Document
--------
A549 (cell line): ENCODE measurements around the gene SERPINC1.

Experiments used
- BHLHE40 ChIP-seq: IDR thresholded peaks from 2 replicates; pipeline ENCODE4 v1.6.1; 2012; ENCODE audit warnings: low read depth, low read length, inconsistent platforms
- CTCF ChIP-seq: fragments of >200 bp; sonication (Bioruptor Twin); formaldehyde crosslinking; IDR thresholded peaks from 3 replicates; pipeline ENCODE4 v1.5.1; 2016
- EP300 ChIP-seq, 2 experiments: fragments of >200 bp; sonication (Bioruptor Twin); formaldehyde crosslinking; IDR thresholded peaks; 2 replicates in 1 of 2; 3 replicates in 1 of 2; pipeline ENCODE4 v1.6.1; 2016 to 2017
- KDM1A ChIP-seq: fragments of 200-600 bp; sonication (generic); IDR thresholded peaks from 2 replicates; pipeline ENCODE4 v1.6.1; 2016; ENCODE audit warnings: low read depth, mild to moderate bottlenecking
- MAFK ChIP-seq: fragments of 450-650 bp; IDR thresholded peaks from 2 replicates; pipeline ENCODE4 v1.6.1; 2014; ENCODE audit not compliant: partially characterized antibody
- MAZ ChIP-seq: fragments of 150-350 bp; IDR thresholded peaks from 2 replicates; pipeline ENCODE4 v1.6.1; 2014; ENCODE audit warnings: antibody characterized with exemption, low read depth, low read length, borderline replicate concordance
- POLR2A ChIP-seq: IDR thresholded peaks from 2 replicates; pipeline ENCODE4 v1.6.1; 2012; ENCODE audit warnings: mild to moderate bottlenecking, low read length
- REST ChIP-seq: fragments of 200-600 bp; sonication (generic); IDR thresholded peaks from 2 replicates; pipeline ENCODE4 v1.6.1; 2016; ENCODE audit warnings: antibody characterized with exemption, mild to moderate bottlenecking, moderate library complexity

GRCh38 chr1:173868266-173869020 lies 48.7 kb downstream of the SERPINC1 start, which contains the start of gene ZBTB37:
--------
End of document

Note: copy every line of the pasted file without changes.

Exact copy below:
A549 (cell line): ENCODE measurements around the gene SERPINC1.

Experiments used
- BHLHE40 ChIP-seq: IDR thresholded peaks from 2 replicates; pipeline ENCODE4 v1.6.1; 2012; ENCODE audit warnings: low read depth, low read length, inconsistent platforms
- CTCF ChIP-seq: fragments of >200 bp; sonication (Bioruptor Twin); formaldehyde crosslinking; IDR thresholded peaks from 3 replicates; pipeline ENCODE4 v1.5.1; 2016
- EP300 ChIP-seq, 2 experiments: fragments of >200 bp; sonication (Bioruptor Twin); formaldehyde crosslinking; IDR thresholded peaks; 2 replicates in 1 of 2; 3 replicates in 1 of 2; pipeline ENCODE4 v1.6.1; 2016 to 2017
- KDM1A ChIP-seq: fragments of 200-600 bp; sonication (generic); IDR thresholded peaks from 2 replicates; pipeline ENCODE4 v1.6.1; 2016; ENCODE audit warnings: low read depth, mild to moderate bottlenecking
- MAFK ChIP-seq: fragments of 450-650 bp; IDR thresholded peaks from 2 replicates; pipeline ENCODE4 v1.6.1; 2014; ENCODE audit not compliant: partially characterized antibody
- MAZ ChIP-seq: fragments of 150-350 bp; IDR thresholded peaks from 2 replicates; pipeline ENCODE4 v1.6.1; 2014; ENCODE audit warnings: antibody characterized with exemption, low read depth, low read length, borderline replicate concordance
- POLR2A ChIP-seq: IDR thresholded peaks from 2 replicates; pipeline ENCODE4 v1.6.1; 2012; ENCODE audit warnings: mild to moderate bottlenecking, low read length
- REST ChIP-seq: fragments of 200-600 bp; sonication (generic); IDR thresholded peaks from 2 replicates; pipeline ENCODE4 v1.6.1; 2016; ENCODE audit warnings: antibody characterized with exemption, mild to moderate bottlenecking, moderate library complexity

GRCh38 chr1:173868266-173869020 lies 48.7 kb downstream of the SERPINC1 start, which contains the start of gene ZBTB37: